(ii) Cotton Textiles including Handlooms: Cotton Textiles i.e. yarn, fabrics and made-ups (Mill made/Powerloom/Handloom) constitute more than 2/3rd of our exports of all fibres/yarns/made-ups. During 2007-08 the Cotton Textiles exports have amounted to US$ 6.85 billion, recording a healthy increase of 23.14% over the exports during previous year.

During the period of April –December’ 2008, the Cotton Textiles including Handlooms exports have amounted to US$ 3.765 billion, recording a decline of 11.39% over the exports during the corresponding period of 2007.

(iii) Man-made Textiles: During 2007-08 the Man-made Textiles exports have amounted to US$ 3.176 billion, recording an increase of 32.38% over 2006-07.

During the period of April –December’ 2008 the Man-made Textiles exports have amounted to US$ 2.58 billion, recording a growth of about 12.07% over the exports during the corresponding period of 2007.

(iv) Silk Textiles: During 2007-08 the silk exports have amounted to US$ 0.657 billion, recording a decline of 6.88% over the exports during the previous year.

During the period of April –December’ 2008 the Silk Textiles exports have amounted to US$ 0.523 billion, recording a growth of 14.16% over the exports during the corresponding period of 2007.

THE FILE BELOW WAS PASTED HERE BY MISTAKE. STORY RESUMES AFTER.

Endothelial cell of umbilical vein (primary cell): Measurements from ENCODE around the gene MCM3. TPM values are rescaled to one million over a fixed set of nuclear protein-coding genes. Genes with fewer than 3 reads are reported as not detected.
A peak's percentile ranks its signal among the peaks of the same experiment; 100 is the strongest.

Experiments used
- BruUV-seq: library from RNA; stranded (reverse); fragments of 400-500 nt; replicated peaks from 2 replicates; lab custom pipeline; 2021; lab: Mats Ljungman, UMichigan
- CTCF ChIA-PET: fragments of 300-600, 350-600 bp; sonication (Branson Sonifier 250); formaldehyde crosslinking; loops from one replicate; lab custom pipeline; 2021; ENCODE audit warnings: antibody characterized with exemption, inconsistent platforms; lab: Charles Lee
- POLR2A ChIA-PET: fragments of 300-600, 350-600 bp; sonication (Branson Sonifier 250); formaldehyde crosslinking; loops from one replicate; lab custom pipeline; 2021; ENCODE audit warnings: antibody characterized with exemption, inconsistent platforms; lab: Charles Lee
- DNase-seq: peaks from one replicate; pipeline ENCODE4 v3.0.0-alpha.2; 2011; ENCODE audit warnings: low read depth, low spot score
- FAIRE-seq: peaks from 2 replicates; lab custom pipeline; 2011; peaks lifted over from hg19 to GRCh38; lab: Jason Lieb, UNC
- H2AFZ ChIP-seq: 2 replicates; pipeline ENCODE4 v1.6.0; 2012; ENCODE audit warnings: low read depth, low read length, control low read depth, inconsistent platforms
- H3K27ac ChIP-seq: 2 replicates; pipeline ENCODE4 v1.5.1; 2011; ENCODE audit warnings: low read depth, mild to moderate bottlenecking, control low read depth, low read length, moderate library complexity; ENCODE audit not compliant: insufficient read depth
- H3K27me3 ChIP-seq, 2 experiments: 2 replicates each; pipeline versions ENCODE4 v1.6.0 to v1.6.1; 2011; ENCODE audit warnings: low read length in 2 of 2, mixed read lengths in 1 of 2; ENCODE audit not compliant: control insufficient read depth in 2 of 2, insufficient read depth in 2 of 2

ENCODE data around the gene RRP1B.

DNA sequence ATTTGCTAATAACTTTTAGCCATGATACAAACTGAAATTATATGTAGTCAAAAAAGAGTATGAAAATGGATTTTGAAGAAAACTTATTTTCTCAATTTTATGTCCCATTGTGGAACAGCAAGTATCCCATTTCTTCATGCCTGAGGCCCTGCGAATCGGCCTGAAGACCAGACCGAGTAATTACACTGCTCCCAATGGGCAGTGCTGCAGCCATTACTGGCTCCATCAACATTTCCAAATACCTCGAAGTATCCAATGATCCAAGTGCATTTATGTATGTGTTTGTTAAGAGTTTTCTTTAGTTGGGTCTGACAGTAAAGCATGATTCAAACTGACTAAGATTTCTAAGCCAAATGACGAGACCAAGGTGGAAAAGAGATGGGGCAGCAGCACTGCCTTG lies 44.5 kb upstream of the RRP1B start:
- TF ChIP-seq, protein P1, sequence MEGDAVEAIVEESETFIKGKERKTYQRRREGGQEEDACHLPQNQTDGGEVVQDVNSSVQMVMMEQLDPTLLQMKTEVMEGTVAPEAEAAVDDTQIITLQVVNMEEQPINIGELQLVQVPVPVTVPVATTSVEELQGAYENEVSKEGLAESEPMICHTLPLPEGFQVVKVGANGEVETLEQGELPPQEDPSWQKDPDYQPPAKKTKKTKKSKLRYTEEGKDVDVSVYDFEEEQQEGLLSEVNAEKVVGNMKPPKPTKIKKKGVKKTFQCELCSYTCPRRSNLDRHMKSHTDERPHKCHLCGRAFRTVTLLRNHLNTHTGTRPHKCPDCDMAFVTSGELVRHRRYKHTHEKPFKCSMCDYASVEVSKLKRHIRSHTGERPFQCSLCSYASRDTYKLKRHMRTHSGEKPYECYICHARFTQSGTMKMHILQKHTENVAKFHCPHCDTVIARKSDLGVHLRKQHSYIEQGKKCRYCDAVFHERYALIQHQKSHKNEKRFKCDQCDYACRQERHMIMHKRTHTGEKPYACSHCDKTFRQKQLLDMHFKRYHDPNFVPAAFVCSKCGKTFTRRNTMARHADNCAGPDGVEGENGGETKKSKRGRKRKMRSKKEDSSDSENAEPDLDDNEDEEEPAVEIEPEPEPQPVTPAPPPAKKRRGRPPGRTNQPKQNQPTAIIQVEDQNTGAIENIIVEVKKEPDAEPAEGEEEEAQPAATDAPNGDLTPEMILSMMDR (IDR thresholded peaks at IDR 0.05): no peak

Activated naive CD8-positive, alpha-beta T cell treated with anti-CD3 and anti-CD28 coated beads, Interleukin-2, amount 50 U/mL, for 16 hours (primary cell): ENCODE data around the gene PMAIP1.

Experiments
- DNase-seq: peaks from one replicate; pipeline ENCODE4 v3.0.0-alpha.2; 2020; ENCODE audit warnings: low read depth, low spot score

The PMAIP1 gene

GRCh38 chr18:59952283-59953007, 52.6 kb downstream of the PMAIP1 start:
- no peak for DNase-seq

(v) Woolen Textiles: During 2007-08 the woolen textiles exports have amounted to US$ 0.44 billion, recording a growth of 4.5% over 2006-07.

During the period of April –December’ 2008 the woolen textiles exports have amounted to US$ 0.379 billion, recording an increase of 22.66% over the exports during the corresponding period of 2007.

(vi) Handicrafts including carpets: During 2007-08 the handicrafts exports have amounted to US$ 1.45 billion, recording a growth of 6.31% over the exports during 2006-07.

During the period of April –December’ 2008 the handicrafts including carpets exports have amounted to US$ 0.858 billion, recording a sharp decline of 24.67% over the exports during the corresponding period of 2007.

(vii) Coir: During 2007-08 the coir exports have amounted to US$ 0.16 billion recording an increase of 9.86% over the exports during 2006-07.

During the period of April –December’ 2008 the coir exports have amounted to US$ 0.109 billion, recording a decline of 6.19% over the exports during the corresponding period of 2007.

(viii) Jute: During 2007-08 the Jute exports have amounted to US$ 0.326 billion, recording a growth of 25.32% over the exports during 2006-07.

During the period of April –December’ 2008 the Jute exports have amounted to US$ 0.242 billion, recording a decline of 2.35% over the exports during the corresponding period of 2007.

4. Impact of global recession on India’s textiles exports